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Friday 5: Things To Ponder This Week In Higher Ed 2/19/21

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At Innovative Educators, we’re using Black History Month as an opportunity to examine anti-racist practices and inclusivity in our communities.  We are asking questions like:  How can I use this month for discovery, learning and listening? How will I take this work back to my institutions and organizations? While we’re reminded of the importance of not compartmentalizing the Black American experience to one month each year, each week in February, we are sharing resources that we find particularly helpful to our own learning. We invite you to use the Comments section to add additional resources that can help inform our understanding of creating inclusive communities and anti-racist practices. Please find this week’s resources below:

4 Practices to Promote Equity in the Classroom

5 Things Educators Can Do To Address Bias in the Classroom

Tell Me Who You Are: A Roadmap for Cultivating Racial Literacy By Winona Guo & Priya Vulchi



This week Education Dive examines the most recent federal relief package passed in December. The package includes $7 billion to expand broadband with the goal to provide internet to underserved communities.  These resources will support minority-serving institutions and students receiving Pell Grants. Pell recipients will be eligible to receive a subsidized discount of up to $50 per month in broadband services.  It is estimated that around 4 million college students have difficulty accessing the internet. New America, a think tank advocating for expanding broadband access, has found that “one in five people who stopped taking classes or chose not to enroll at a community college this fall said they lacked the technology or internet access to take classes online.”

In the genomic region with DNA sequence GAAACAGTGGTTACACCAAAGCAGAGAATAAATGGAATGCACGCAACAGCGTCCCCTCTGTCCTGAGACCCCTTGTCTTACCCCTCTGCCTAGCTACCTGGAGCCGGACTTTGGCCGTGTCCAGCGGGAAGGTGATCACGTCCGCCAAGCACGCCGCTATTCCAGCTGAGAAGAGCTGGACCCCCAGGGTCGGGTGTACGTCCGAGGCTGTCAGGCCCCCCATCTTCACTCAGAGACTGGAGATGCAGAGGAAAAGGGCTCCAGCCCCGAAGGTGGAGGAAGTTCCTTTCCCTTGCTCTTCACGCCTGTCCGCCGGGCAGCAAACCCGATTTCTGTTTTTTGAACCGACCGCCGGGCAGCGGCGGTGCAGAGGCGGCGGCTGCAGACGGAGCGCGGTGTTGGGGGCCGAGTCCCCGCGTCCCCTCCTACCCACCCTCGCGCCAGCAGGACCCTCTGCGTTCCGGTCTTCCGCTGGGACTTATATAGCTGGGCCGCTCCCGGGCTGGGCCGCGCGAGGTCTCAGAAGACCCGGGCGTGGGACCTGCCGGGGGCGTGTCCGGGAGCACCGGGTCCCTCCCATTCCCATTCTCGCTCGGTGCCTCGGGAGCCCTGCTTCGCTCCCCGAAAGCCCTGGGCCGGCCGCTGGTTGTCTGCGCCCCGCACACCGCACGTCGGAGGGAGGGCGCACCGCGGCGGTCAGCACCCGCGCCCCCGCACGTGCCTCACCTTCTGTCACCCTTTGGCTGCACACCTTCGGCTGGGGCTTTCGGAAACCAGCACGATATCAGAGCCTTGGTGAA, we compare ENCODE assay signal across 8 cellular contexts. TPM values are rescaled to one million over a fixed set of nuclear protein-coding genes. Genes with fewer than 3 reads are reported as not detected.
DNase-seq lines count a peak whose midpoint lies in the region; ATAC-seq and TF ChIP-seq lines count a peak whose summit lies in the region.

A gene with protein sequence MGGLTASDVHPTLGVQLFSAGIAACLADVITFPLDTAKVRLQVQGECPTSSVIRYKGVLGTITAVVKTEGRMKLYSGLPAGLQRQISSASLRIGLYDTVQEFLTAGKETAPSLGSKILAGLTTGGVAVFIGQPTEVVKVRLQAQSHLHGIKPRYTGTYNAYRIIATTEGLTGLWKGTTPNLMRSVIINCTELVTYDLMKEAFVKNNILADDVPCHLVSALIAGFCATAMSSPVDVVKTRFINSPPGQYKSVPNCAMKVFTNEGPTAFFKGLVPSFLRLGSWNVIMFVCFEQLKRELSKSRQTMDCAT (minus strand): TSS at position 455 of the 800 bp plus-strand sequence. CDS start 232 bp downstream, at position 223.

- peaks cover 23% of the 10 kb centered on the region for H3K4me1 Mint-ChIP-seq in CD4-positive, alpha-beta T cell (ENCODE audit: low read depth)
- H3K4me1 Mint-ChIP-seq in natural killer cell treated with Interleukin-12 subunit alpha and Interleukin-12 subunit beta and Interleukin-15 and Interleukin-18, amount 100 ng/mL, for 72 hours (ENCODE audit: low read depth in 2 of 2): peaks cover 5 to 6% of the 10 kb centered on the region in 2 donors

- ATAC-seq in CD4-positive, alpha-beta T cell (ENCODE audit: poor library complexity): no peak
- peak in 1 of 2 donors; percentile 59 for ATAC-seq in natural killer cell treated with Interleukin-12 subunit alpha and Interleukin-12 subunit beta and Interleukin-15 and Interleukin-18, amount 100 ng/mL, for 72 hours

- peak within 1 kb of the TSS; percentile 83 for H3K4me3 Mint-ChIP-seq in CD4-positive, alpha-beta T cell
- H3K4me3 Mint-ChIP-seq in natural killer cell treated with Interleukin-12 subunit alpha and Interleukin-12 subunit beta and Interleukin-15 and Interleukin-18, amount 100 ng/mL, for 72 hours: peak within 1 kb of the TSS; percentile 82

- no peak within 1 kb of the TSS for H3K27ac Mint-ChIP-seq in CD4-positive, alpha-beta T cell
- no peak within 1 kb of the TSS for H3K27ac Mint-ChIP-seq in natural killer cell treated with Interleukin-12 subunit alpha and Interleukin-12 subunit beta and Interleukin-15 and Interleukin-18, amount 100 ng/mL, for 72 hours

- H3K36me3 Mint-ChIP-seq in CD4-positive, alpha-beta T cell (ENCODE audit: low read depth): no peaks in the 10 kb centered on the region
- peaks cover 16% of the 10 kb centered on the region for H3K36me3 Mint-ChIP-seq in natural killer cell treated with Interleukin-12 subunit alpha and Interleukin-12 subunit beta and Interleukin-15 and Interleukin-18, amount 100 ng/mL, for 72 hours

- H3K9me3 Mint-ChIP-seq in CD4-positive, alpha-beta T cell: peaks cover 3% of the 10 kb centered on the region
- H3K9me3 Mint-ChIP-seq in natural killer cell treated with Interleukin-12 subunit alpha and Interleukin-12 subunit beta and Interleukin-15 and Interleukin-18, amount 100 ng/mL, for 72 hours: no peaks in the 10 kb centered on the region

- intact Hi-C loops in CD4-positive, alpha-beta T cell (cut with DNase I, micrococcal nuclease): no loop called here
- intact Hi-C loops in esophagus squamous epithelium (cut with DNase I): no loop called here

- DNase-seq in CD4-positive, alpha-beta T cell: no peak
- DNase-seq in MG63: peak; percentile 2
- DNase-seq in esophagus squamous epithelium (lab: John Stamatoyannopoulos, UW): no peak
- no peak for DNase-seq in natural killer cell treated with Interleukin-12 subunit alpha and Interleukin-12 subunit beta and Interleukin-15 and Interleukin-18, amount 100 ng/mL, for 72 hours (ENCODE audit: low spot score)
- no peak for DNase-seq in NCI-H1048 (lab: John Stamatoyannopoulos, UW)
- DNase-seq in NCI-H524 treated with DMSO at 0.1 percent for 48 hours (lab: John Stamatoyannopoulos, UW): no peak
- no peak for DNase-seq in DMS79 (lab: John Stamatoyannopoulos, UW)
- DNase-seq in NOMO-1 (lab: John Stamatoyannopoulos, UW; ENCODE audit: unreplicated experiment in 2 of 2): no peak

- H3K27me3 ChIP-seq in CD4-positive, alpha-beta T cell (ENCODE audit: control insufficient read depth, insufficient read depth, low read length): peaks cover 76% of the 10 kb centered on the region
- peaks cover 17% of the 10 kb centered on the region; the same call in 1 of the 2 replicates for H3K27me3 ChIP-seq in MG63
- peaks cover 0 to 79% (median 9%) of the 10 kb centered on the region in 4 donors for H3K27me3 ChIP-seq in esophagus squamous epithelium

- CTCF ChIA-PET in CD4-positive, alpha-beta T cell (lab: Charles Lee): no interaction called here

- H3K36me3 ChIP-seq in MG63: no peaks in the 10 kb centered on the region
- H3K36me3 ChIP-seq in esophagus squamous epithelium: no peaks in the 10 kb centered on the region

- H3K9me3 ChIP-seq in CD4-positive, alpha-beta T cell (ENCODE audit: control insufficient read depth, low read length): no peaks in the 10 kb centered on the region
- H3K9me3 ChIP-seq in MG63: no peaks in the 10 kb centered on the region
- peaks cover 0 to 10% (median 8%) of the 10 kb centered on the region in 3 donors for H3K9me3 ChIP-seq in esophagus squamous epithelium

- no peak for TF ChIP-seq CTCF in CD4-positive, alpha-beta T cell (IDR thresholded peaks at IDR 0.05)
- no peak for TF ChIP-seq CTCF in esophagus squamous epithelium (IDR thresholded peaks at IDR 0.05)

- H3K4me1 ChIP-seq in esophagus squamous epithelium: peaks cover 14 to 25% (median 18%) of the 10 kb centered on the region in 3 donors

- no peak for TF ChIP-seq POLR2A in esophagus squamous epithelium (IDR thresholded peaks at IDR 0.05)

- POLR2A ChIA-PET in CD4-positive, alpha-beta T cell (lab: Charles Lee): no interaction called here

"You're not going to solve the root issues of inequality with one-time funding to add access to the internet." - Lodriguez Murray, Senior vice president for public policy and government affairs, UNCF



“Mixed bag” is how Inside Higher Education describes state funding for colleges and universities in the coming year.  While institutions across the nation prepare for cuts, some states are choosing to protect or even bolster higher education funding.  Governors are focusing on three areas as they examine state funding: “colleges’ role in workforce development, higher education financial stability and assistance to historically Black colleges and universities.” The governors of Kentucky, California, Indiana and Iowa have proposed increasing financial support while Georgia, Hawaii, Nevada and North Dakota’s governors have recommended cutting higher education budgets.


1 in 4: The number of high schools seniors reporting that their post-high school plans have changed since the pandemic started (Survey of high school seniors by YouthTruth)



Five New Mexico colleges have announced that they are creating a common platform for student and financial services.  The participating institutions include: Central New Mexico Community College, Santa Fe Community College, Clovis Community College, Northern New Mexico College and San Juan College.  The joint system will help schools address barriers and improve student success. New initiatives include combining classes across the institutions if enrollment is limited and allowing students to register for a year of courses at a time.


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The Hechinger Report examines the effectiveness of text-based nudging programs.  Research indicates that nudges are proving less effective as they reach larger numbers of students.  Text messages to students at more than 700 high schools across 15 states “failed to improve the number of students who applied or enrolled in college.” Researchers recommend that nudging campaigns can still be impactful if the messages are customized, allow for two-way communication, and messaging comes from a student’s school versus organizations like state agencies.
Author: Meg Foster
February 19, 2021
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